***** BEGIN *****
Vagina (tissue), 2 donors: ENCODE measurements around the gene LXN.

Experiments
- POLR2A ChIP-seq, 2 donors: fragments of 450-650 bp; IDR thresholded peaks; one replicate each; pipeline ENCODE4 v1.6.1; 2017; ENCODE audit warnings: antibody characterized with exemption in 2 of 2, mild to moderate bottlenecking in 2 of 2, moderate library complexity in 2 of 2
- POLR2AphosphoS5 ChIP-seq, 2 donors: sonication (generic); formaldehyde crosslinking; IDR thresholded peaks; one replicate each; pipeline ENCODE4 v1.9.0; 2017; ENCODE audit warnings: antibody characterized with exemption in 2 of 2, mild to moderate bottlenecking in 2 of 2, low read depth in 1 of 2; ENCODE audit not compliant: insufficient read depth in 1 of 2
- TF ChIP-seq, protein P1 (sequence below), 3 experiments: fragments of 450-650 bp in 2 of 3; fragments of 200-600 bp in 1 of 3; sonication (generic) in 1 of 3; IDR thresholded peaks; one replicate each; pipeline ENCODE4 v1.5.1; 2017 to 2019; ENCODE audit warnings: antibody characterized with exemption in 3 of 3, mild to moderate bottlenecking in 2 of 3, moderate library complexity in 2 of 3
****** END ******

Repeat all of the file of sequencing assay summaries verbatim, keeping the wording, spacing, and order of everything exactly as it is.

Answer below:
Vagina (tissue), 2 donors: ENCODE measurements around the gene LXN.

Experiments
- POLR2A ChIP-seq, 2 donors: fragments of 450-650 bp; IDR thresholded peaks; one replicate each; pipeline ENCODE4 v1.6.1; 2017; ENCODE audit warnings: antibody characterized with exemption in 2 of 2, mild to moderate bottlenecking in 2 of 2, moderate library complexity in 2 of 2
- POLR2AphosphoS5 ChIP-seq, 2 donors: sonication (generic); formaldehyde crosslinking; IDR thresholded peaks; one replicate each; pipeline ENCODE4 v1.9.0; 2017; ENCODE audit warnings: antibody characterized with exemption in 2 of 2, mild to moderate bottlenecking in 2 of 2, low read depth in 1 of 2; ENCODE audit not compliant: insufficient read depth in 1 of 2
- TF ChIP-seq, protein P1 (sequence below), 3 experiments: fragments of 450-650 bp in 2 of 3; fragments of 200-600 bp in 1 of 3; sonication (generic) in 1 of 3; IDR thresholded peaks; one replicate each; pipeline ENCODE4 v1.5.1; 2017 to 2019; ENCODE audit warnings: antibody characterized with exemption in 3 of 3, mild to moderate bottlenecking in 2 of 3, moderate library complexity in 2 of 3